The president-elect of the Iowa Corn Growers Association isn’t worried that other crops will be shorted as farmers plant more corn. Recent surveys show a record number of acres will be planted in corn, 90.5 million acres nationwide.
Tim Recker farms in Fayette County near Arlington, and he says you can hardly blame producers for responding to the high prices being paid for corn right now. He mentions corn and soybean rotation, but says, "When the market’s telling us to grow corn, I’m taking fifteen-percent of my acres and I plan to grow more corn on them. I’ve still got quite a few soybean acres, and if the soybean price moves in a positive direction, I will make that decision to plant more soybeans."
The boom in ethanol production is fueling the price of corn, and Recker doesn’t see any change in that ahead. He says consumers don’t need to worry about costly food, or the prospect of other products becoming scarce because everybody’s growing corn this year. "Our neighbors to the south, in South America, are doing a great job of raising soybeans," Recker says. He says it doesn’t mean he’ll quit growing soybeans to plant all corn, but notes that the market rewards it right now, and farmers are responding.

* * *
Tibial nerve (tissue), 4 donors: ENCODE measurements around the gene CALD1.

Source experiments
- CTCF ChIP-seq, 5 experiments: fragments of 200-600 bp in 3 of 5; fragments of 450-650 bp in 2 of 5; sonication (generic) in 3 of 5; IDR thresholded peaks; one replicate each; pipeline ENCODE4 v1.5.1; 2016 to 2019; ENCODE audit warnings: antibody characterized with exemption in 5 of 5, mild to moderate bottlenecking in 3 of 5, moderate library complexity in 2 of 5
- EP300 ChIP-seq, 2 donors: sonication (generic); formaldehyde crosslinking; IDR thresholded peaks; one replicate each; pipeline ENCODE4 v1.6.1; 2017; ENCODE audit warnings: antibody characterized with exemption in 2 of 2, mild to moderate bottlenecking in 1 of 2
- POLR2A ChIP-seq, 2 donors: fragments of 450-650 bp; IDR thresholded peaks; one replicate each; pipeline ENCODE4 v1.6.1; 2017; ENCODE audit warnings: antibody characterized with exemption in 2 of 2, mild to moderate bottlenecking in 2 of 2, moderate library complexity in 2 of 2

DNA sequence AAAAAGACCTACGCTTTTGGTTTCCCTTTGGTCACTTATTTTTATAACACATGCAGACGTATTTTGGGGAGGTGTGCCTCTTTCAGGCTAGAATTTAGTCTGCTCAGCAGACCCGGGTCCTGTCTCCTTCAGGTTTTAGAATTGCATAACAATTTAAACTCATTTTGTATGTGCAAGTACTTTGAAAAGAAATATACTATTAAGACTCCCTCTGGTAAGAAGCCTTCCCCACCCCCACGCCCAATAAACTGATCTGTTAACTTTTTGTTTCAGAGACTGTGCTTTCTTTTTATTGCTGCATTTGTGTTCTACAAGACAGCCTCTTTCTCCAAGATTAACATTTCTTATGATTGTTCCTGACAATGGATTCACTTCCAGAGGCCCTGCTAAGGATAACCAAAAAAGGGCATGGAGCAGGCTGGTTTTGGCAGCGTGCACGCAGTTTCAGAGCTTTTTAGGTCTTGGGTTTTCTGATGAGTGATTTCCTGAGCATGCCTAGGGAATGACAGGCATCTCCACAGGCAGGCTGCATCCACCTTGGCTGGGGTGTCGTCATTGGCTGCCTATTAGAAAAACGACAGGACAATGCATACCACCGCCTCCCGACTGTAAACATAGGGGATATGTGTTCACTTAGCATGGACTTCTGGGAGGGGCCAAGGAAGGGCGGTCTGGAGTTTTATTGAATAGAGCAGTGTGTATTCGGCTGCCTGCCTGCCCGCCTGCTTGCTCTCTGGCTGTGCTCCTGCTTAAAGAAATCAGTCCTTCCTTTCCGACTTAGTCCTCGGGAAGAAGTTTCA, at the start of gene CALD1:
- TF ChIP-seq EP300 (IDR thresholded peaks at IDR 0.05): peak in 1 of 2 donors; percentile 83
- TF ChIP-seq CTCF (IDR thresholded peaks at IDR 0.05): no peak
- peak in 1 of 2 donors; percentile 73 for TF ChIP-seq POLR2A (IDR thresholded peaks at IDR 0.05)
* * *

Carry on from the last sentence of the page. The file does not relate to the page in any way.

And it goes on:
Like other corn farmers, Recker says consumers will be able to count on them for "food, feed and fuel." The same report that showed Iowa corn acreage increasing ten-percent and nationally a fifteen-percent increase in corn planting — also showed soybean acres are projected to drop by eleven-percent. Recker’s also quoted as saying he doesn’t expect farmers to take marginal farmland out of conservation just so they can grow more crops.